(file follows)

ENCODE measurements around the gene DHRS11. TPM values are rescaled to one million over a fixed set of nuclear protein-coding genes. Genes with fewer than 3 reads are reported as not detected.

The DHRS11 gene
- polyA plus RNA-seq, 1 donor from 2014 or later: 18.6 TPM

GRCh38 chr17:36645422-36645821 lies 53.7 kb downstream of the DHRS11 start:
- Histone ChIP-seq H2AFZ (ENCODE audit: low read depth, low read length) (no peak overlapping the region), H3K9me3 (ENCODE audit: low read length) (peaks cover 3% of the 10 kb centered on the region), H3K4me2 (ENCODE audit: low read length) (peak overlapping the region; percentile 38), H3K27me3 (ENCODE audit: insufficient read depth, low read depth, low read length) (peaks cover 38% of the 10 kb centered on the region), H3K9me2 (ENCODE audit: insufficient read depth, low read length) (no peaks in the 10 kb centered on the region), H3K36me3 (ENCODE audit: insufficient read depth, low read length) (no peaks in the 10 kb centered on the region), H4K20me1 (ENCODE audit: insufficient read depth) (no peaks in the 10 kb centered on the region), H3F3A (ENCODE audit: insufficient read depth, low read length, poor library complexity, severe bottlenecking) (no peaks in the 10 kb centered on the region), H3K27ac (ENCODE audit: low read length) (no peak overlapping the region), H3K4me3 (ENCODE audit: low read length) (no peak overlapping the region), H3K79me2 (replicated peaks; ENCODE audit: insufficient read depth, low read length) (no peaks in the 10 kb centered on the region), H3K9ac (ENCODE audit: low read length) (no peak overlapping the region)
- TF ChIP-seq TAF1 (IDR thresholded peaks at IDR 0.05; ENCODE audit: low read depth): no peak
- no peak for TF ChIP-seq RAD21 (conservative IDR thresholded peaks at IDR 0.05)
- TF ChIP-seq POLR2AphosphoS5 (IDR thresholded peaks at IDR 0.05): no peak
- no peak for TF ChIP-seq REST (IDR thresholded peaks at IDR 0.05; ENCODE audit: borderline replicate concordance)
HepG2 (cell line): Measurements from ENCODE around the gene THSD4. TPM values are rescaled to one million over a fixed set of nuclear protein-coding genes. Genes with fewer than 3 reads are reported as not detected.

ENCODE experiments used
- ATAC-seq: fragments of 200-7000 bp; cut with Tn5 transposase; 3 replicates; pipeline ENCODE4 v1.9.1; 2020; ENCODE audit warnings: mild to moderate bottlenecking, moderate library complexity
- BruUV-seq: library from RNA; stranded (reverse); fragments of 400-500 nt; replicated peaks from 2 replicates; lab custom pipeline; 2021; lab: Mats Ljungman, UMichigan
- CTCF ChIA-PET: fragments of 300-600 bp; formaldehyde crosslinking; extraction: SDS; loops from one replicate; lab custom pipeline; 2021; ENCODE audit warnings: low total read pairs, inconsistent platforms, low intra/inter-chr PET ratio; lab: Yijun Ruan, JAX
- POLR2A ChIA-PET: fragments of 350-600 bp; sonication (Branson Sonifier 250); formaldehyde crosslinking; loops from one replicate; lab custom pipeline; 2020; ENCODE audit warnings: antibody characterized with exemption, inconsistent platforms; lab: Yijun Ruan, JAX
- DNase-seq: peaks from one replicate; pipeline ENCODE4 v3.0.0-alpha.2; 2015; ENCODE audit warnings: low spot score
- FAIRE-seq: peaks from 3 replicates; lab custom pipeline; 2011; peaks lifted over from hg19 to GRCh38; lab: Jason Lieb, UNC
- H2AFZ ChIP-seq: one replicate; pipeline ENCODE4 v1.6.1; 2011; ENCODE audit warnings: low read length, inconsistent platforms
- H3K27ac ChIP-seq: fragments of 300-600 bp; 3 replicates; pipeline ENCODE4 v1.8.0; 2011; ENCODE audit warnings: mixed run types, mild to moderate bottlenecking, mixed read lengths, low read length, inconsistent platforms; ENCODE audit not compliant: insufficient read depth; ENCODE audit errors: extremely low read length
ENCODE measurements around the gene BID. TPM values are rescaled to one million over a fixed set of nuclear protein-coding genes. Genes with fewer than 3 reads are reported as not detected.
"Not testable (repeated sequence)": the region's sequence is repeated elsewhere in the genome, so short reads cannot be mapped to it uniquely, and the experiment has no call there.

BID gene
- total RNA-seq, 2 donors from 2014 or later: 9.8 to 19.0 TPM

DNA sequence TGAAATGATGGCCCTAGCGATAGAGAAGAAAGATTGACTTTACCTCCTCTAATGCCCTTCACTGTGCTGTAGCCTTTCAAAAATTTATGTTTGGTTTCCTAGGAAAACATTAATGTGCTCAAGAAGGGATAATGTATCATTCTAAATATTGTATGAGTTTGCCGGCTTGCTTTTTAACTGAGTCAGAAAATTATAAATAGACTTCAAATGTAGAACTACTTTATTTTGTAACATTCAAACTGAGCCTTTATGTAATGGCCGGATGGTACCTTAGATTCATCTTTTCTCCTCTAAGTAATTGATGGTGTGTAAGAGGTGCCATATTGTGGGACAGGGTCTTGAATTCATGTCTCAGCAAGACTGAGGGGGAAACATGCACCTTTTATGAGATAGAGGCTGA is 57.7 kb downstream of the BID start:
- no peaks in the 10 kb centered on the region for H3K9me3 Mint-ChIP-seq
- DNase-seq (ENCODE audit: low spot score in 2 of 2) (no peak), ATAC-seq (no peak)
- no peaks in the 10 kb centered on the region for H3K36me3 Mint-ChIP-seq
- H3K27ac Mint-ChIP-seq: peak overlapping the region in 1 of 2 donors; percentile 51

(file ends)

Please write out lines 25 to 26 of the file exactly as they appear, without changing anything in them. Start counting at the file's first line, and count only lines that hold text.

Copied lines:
- no peaks in the 10 kb centered on the region for H3K9me3 Mint-ChIP-seq
- DNase-seq (ENCODE audit: low spot score in 2 of 2) (no peak), ATAC-seq (no peak)